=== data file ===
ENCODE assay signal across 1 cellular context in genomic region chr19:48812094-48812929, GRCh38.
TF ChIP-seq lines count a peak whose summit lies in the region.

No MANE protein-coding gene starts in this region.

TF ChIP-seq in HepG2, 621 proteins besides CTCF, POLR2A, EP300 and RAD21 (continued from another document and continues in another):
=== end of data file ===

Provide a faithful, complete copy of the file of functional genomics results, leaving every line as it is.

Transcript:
ENCODE assay signal across 1 cellular context in genomic region chr19:48812094-48812929, GRCh38.
TF ChIP-seq lines count a peak whose summit lies in the region.

No MANE protein-coding gene starts in this region.

TF ChIP-seq in HepG2, 621 proteins besides CTCF, POLR2A, EP300 and RAD21 (continued from another document and continues in another):